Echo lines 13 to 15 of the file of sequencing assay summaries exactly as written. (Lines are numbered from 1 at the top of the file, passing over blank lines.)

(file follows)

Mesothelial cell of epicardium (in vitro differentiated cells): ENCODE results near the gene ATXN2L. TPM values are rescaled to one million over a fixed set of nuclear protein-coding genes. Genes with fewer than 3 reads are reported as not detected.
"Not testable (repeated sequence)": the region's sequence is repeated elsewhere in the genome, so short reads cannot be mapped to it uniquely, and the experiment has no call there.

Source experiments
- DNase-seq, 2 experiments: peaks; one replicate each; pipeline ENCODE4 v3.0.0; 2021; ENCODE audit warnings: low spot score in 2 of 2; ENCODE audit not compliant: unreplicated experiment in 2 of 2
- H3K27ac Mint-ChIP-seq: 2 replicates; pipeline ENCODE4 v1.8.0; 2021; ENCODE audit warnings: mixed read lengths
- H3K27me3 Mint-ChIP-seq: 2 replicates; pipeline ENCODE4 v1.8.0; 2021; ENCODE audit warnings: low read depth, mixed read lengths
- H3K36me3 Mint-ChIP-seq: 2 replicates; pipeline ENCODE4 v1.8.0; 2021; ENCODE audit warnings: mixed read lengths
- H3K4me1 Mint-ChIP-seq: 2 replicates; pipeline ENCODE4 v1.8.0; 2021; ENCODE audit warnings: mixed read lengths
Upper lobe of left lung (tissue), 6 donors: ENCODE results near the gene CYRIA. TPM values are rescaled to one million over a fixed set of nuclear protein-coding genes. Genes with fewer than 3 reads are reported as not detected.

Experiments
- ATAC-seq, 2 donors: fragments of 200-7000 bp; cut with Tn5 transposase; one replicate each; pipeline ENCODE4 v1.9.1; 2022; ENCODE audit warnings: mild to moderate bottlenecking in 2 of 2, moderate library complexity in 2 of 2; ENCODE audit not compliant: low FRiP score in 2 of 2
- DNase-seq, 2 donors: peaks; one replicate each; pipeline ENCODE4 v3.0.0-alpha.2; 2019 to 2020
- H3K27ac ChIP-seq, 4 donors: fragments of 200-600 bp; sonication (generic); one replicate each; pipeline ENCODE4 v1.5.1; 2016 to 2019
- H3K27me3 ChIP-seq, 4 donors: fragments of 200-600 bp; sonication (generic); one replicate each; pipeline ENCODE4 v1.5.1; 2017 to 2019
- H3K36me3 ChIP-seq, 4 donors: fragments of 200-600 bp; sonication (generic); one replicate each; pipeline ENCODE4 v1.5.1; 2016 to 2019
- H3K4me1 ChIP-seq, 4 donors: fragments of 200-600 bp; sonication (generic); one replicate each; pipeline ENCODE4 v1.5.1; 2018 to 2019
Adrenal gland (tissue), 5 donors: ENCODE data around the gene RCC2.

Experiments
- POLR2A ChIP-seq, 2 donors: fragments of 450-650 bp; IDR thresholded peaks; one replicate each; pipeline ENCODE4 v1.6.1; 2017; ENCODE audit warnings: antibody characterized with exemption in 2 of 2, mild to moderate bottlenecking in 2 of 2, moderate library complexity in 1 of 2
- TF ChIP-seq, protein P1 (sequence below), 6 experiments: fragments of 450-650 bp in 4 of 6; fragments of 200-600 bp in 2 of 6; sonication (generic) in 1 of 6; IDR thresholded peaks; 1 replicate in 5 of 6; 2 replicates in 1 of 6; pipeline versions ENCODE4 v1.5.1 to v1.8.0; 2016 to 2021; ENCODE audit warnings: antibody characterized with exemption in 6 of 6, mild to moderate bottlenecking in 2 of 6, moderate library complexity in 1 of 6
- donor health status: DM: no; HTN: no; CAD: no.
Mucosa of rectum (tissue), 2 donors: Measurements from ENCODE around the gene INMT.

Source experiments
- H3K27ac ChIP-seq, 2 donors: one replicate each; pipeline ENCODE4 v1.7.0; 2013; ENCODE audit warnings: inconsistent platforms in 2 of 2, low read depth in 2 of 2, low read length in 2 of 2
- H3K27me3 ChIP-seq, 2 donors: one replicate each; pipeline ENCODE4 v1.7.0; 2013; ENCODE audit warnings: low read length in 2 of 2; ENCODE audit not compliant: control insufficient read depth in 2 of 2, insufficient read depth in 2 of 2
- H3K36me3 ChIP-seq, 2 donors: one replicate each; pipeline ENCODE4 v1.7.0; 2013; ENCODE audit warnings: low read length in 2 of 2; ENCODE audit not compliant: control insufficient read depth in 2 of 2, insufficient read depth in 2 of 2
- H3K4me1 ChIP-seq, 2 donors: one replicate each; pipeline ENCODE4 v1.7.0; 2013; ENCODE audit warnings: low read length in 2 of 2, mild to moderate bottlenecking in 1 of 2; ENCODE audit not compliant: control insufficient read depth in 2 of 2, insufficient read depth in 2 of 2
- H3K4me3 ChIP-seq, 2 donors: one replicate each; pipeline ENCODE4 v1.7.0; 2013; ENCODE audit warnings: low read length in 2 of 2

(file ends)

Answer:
- H3K27ac ChIP-seq, 4 donors: fragments of 200-600 bp; sonication (generic); one replicate each; pipeline ENCODE4 v1.5.1; 2016 to 2019
- H3K27me3 ChIP-seq, 4 donors: fragments of 200-600 bp; sonication (generic); one replicate each; pipeline ENCODE4 v1.5.1; 2017 to 2019
- H3K36me3 ChIP-seq, 4 donors: fragments of 200-600 bp; sonication (generic); one replicate each; pipeline ENCODE4 v1.5.1; 2016 to 2019